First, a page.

The participants were asked to specify their gender, age, whether they were a student of the university or college, study program, and their year of study. Demographic questions were taken from the Health Behavior among Lithuanian Adult Population questionnaire, approved for the national survey [28
was calculated as body mass (kg) divided by height squared (m2
) from students’ self-reported height and weight. According to the World Health Organization, students’ BMIs were classified into four categories: underweight (<18.5 kg/m2
), normal weight (18.5–24.9 kg/m2
), overweight (25.0–29.9 kg/m2
), and obese (≥30.0 kg/m2
]. The BMIs ranged from 14.0 to 47.3 (mean = 22.7, SD = 3.7) kg/m². The results showed that majority of the students were of normal body weight; however, 21.9% of men and 12.8% of women were overweight, and 3.9% and 4.2%, respectively, were obese.
The Lithuanian version of the Multidimensional Body–Self Relations Questionnaire–Appearance Scales (MBSRQ-AS)
] was used to assess the appearance-related elements of the body image construct. This instrument comprises five subscales, with responses captured on a 5-point Likert scale ranging from 1 (completely disagree) to 5 (completely agree). The appearance evaluation subscale assesses perceptions of physical attractiveness, with higher scores reflecting a higher attractiveness evaluation; the appearance orientation subscale reveals the degree of investment in one’s appearance, with higher scores indicating a greater investment; the overweight preoccupation subscale evaluates weight vigilance, dieting, fat anxiety, and eating restraint, with higher scores reflecting a greater preoccupation with being overweight; and the body area satisfaction subscale assesses satisfaction or dissatisfaction with particular areas of the body, with higher scores indicating greater body area satisfaction. The Lithuanian version of the MBSRQ-AS (LT-MBSRQ-AS) has demonstrated good validity and reliability in a student population sample [31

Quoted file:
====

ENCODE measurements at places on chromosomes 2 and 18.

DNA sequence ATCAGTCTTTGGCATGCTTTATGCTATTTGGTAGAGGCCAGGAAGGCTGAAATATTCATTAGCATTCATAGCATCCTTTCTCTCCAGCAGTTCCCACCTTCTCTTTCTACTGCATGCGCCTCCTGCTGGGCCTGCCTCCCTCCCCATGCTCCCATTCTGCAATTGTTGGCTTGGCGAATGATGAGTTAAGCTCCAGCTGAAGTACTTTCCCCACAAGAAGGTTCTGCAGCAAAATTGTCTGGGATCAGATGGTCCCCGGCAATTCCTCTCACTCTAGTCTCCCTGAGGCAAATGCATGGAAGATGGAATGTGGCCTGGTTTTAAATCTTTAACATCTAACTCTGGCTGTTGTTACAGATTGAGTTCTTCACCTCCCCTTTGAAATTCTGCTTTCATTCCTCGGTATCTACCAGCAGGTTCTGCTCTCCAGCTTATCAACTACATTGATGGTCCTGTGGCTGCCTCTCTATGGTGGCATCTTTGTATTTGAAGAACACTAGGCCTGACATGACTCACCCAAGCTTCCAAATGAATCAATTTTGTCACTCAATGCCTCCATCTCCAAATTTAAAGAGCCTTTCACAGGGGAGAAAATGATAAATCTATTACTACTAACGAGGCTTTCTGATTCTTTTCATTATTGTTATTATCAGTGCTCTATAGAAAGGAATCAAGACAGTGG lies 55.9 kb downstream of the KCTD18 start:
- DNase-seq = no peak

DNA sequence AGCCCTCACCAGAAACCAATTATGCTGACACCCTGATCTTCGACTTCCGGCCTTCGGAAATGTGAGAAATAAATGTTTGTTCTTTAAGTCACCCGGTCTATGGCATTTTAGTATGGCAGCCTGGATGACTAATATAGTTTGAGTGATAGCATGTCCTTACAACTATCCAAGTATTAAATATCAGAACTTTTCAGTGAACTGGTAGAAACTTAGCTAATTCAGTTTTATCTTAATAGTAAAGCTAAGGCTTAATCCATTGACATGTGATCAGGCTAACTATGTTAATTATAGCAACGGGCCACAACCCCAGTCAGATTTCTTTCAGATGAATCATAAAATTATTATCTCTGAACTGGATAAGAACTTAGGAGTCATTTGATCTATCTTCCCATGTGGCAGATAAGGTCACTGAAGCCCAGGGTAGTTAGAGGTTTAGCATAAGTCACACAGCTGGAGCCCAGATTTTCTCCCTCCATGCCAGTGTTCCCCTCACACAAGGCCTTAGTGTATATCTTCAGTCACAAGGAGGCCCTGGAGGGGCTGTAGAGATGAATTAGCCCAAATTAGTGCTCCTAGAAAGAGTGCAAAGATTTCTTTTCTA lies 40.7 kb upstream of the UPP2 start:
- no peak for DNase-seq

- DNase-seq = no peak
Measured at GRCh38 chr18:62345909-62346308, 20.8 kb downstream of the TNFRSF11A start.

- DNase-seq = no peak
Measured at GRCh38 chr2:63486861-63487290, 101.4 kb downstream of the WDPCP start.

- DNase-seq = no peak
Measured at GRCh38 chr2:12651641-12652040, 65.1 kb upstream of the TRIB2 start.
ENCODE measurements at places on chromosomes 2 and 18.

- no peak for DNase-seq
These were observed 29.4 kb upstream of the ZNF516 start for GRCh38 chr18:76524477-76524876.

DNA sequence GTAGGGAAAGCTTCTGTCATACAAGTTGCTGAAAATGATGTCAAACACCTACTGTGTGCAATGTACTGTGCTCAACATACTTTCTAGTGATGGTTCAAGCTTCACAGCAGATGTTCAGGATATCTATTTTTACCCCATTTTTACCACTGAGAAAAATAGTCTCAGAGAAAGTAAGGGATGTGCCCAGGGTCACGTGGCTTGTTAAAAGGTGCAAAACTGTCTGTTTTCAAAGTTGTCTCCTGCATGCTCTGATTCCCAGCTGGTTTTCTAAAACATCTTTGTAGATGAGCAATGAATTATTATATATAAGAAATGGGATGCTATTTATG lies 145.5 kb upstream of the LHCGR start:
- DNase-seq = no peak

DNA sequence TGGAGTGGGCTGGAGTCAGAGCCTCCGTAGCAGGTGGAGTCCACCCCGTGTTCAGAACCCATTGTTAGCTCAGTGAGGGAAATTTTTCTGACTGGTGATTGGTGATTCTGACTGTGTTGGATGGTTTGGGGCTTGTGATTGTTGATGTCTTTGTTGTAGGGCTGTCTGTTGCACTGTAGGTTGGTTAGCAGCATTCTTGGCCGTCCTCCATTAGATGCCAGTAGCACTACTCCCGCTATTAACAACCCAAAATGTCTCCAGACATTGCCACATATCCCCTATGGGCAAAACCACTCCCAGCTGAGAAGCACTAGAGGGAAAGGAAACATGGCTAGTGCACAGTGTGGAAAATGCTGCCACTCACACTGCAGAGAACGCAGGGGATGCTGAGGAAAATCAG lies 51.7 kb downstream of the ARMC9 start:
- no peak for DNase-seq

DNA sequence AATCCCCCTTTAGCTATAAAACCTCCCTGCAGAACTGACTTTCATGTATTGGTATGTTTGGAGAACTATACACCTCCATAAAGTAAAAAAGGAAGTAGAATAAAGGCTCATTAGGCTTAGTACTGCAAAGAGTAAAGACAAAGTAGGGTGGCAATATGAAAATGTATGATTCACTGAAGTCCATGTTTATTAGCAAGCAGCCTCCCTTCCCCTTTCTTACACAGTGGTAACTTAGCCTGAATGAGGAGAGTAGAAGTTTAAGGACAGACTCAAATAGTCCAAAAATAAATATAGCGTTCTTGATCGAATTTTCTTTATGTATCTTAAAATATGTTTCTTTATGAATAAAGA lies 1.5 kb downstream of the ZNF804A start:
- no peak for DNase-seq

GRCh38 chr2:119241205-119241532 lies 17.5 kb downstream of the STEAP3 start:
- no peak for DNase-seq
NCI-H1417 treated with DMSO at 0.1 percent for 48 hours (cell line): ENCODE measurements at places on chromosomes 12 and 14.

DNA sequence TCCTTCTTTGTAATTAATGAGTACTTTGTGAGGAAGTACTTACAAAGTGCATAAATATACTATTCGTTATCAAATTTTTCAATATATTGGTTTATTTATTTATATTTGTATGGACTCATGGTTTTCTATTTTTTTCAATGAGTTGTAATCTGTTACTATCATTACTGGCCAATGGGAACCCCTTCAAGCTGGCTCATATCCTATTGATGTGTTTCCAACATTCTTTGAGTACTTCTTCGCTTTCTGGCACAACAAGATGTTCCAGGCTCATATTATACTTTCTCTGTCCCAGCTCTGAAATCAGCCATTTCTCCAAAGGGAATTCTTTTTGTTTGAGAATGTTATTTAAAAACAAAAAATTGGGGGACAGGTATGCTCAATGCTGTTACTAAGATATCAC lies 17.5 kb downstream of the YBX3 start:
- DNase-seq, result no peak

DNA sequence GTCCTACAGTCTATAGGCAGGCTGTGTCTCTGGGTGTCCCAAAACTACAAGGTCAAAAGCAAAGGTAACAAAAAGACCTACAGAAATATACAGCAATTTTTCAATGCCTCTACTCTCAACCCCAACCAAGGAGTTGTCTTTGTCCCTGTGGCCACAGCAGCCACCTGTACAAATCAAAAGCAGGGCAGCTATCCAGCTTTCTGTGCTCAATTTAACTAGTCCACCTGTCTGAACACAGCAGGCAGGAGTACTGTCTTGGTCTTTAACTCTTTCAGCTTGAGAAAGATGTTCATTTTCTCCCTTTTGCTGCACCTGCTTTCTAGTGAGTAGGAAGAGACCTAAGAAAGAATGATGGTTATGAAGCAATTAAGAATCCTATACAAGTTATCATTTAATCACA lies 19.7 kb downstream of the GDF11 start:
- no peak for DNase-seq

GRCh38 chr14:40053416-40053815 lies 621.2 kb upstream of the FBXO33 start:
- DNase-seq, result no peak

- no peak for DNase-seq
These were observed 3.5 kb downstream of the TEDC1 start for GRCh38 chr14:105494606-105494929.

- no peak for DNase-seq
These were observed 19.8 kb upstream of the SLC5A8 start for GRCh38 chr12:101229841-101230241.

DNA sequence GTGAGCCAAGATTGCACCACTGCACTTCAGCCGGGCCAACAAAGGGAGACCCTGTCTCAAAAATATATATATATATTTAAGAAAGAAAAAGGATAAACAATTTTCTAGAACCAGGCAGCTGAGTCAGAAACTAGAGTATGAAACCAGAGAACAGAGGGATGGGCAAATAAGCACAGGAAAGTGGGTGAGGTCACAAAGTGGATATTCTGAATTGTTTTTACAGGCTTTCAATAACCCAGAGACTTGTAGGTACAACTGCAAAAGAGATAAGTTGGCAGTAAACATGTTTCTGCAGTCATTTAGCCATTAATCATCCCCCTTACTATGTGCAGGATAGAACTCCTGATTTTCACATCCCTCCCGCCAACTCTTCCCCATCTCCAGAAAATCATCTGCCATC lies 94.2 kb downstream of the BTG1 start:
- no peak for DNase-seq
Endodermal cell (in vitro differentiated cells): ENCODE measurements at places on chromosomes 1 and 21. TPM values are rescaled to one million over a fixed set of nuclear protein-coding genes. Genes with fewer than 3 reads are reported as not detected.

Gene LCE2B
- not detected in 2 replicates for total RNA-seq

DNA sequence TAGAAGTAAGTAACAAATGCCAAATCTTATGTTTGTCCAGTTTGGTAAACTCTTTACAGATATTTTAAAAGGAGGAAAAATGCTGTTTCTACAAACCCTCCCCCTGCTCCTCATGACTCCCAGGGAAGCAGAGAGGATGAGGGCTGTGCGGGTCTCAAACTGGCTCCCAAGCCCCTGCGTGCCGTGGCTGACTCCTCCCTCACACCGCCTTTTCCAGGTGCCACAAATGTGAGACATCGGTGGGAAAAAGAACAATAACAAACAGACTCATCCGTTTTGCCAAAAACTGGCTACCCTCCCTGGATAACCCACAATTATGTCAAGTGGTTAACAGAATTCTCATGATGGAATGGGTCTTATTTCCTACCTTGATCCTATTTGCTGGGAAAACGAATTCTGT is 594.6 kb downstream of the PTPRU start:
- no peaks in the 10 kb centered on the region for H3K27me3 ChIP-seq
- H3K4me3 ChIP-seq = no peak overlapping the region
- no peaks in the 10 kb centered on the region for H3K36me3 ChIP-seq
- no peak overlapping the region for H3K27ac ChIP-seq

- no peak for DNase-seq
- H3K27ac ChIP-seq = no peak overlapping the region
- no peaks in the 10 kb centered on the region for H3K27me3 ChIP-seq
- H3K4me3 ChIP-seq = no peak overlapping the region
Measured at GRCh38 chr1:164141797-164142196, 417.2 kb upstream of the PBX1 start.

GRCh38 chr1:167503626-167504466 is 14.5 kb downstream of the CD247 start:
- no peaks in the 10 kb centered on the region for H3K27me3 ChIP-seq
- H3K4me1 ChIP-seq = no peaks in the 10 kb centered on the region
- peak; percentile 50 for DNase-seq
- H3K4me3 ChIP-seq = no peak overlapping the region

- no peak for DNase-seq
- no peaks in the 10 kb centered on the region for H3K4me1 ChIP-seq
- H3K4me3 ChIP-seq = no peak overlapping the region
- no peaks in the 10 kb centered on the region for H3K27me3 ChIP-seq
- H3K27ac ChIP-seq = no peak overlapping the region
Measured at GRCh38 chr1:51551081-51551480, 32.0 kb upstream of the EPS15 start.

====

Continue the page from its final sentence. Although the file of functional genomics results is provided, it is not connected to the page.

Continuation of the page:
]. In the present study, the Cronbach’s alpha values for the appearance evaluation, appearance orientation, overweight preoccupation, and body area satisfaction subscales were 0.83, 0.79, 0.73 and 0.88, respectively.
The Lithuanian version of the Eating Disorder Examination Questionnaire 6.0 (EDE-Q 6.0)
] is a 28-item self-report questionnaire designed to evaluate the essential behavioral characteristics of eating disorders and eating disordered behavior. The EDE-Q 6.0 concentrates on the 28 days prior to the questionnaire and establishes two data models. First, the six open-ended questions yield frequency data on the essential behavioral characteristics of eating disorders (in terms of the number of episodes of the behavior or number of days on which the action occurred): objective binge eating, self-induced vomiting, laxative use, and excessive exercise. Second, 22 attitudinal questions across four subscales produce subscale scores that reflect the severity of the eating disorder characteristics. The responses are recorded on a 7-point Likert scale from 0 (no days) to 6 (every day), with higher scores reflecting a greater severity or higher frequency. The Lithuanian version of the EDE-Q 6.0 (LT-EDE-Q 6.0) has demonstrated good validity and reliability in a student population sample [33
]. In the present study, Cronbach’s alpha for the LT-EDE-Q 6.0 was good, namely 0.94.
We used the Drive for Muscularity Scale (DMS)
] to examine behaviors that reflect preoccupation with muscularity. The scale assesses individuals’ perceptions of not being muscular enough and needing to add bulk to their body frame in the form of muscle mass (irrespective of their percentage of actual muscle mass or body fat). It consists of 15 items rated a on 6-point Likert scale ranging from 1 (never) to 6 (always). Higher scores indicate more muscle development behaviors. The Lithuanian version of the DMS showed good psychometric properties [35